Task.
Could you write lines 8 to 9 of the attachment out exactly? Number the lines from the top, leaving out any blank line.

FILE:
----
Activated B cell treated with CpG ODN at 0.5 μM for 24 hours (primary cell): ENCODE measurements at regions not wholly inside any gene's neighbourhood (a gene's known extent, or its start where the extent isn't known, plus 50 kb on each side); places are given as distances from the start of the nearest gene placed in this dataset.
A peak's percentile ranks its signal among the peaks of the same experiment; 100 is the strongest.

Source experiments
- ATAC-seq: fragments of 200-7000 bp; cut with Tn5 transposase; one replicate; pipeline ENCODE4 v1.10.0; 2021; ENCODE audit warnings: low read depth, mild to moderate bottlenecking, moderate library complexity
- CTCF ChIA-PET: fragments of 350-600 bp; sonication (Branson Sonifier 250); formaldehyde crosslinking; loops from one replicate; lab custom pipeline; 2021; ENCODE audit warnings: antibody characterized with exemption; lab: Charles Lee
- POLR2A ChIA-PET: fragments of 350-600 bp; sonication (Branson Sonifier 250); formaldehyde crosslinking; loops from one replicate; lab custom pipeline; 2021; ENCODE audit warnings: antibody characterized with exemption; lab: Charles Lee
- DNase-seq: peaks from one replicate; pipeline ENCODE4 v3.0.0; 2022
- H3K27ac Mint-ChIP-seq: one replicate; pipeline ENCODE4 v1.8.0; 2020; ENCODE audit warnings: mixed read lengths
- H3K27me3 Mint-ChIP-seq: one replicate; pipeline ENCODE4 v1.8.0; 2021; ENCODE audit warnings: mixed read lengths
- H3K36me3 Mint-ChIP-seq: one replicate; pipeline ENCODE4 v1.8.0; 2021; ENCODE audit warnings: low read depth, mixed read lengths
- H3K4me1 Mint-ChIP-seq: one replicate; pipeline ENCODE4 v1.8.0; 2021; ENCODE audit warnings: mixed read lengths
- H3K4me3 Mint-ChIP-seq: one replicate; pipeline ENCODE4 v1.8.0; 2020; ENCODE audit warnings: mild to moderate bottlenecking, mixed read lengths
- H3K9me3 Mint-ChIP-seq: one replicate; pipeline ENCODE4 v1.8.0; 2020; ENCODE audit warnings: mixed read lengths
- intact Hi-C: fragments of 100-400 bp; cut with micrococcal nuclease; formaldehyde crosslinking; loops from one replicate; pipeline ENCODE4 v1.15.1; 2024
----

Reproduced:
- H3K27ac Mint-ChIP-seq: one replicate; pipeline ENCODE4 v1.8.0; 2020; ENCODE audit warnings: mixed read lengths
- H3K27me3 Mint-ChIP-seq: one replicate; pipeline ENCODE4 v1.8.0; 2021; ENCODE audit warnings: mixed read lengths